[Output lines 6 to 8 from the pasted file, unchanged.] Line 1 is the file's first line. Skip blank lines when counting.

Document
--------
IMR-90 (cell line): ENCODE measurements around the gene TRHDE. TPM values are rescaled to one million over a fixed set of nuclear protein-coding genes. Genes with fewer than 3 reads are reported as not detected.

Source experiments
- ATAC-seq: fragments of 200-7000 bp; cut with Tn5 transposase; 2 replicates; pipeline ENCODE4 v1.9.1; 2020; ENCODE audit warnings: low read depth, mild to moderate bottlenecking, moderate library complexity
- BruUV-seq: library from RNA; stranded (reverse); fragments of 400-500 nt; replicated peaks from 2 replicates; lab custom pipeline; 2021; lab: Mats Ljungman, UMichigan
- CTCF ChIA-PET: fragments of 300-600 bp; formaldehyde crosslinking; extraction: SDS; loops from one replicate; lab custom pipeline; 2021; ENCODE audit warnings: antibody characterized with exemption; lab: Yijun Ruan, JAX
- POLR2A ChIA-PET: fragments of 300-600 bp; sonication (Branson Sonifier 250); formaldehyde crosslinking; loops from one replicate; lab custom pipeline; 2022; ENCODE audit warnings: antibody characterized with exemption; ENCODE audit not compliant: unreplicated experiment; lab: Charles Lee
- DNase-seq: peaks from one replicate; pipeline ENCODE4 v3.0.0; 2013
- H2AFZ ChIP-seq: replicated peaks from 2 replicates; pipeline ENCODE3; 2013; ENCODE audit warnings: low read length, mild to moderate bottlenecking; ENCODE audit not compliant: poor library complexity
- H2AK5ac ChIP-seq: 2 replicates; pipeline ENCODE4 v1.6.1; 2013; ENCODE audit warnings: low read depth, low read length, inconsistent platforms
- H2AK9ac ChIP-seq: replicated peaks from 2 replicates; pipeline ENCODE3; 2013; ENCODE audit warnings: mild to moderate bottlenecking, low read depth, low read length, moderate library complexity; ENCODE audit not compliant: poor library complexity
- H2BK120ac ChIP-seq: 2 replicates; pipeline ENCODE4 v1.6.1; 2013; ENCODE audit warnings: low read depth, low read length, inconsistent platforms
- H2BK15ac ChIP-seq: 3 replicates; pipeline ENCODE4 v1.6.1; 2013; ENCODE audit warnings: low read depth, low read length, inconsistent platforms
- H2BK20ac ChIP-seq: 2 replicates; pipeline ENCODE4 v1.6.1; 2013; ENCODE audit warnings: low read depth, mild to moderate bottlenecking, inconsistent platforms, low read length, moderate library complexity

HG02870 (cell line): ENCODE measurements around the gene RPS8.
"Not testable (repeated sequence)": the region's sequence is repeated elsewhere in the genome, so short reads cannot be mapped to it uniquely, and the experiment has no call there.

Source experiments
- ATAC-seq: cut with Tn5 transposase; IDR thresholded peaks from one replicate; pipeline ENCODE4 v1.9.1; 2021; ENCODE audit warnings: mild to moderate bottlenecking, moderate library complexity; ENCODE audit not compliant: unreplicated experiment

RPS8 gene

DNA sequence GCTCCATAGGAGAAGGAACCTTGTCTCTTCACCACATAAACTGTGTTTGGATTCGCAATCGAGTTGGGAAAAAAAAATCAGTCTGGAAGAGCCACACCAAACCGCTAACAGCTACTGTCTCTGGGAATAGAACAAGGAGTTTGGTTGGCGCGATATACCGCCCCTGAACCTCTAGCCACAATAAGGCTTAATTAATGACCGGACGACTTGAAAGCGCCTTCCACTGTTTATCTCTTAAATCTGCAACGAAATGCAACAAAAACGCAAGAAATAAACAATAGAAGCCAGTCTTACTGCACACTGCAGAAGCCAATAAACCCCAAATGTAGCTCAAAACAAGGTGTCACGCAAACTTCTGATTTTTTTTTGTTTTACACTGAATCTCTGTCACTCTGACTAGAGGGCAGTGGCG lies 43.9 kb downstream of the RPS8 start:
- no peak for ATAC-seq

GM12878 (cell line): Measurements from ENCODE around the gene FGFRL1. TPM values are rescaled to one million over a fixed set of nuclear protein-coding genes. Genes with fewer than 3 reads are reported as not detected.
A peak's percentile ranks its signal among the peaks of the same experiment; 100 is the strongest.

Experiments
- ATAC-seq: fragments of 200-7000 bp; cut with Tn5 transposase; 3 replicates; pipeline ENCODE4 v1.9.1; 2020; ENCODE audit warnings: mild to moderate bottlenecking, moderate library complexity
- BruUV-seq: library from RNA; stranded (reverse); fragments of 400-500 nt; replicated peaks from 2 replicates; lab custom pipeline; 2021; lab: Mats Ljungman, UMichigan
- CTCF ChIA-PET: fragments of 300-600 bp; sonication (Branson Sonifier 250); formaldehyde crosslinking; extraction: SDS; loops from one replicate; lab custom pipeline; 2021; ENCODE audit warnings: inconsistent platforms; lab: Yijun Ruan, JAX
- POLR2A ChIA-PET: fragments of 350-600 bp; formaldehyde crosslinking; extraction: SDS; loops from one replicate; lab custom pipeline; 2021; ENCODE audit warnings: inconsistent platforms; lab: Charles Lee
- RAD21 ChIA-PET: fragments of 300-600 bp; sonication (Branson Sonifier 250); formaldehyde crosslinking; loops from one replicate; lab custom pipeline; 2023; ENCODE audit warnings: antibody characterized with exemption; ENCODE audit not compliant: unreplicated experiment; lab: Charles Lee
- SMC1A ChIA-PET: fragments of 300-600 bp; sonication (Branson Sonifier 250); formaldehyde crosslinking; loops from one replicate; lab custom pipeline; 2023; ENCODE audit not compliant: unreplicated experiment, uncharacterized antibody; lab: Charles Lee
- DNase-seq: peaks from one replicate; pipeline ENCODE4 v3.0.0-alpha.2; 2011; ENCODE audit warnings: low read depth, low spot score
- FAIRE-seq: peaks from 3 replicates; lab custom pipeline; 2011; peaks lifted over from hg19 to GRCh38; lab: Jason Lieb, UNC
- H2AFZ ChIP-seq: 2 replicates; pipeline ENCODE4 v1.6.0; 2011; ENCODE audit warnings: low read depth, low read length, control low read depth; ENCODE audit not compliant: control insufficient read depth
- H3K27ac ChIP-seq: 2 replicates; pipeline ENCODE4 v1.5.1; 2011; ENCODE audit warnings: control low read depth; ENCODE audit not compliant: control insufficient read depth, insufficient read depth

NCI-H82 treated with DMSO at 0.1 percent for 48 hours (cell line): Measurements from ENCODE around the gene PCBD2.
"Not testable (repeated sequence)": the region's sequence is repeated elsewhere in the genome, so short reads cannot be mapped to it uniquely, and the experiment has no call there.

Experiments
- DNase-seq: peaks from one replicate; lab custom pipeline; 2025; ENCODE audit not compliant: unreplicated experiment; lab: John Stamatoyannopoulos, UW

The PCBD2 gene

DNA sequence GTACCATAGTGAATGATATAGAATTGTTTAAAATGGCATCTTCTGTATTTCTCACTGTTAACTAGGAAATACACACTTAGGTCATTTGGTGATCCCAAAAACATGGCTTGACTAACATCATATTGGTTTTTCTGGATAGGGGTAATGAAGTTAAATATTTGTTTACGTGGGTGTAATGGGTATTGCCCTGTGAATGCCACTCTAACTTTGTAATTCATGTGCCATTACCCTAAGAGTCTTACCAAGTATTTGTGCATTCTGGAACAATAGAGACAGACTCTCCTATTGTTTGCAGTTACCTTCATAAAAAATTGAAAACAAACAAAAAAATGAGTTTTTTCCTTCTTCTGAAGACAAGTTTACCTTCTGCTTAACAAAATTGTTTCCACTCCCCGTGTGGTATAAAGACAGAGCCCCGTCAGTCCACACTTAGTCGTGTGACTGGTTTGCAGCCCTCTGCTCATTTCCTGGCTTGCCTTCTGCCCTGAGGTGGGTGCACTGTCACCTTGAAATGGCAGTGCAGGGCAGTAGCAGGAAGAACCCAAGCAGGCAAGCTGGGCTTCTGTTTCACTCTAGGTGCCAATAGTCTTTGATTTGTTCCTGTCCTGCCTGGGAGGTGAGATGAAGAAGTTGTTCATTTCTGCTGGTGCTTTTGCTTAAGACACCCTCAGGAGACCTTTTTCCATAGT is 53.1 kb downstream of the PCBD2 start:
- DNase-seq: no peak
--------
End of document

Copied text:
- POLR2A ChIA-PET: fragments of 300-600 bp; sonication (Branson Sonifier 250); formaldehyde crosslinking; loops from one replicate; lab custom pipeline; 2022; ENCODE audit warnings: antibody characterized with exemption; ENCODE audit not compliant: unreplicated experiment; lab: Charles Lee
- DNase-seq: peaks from one replicate; pipeline ENCODE4 v3.0.0; 2013
- H2AFZ ChIP-seq: replicated peaks from 2 replicates; pipeline ENCODE3; 2013; ENCODE audit warnings: low read length, mild to moderate bottlenecking; ENCODE audit not compliant: poor library complexity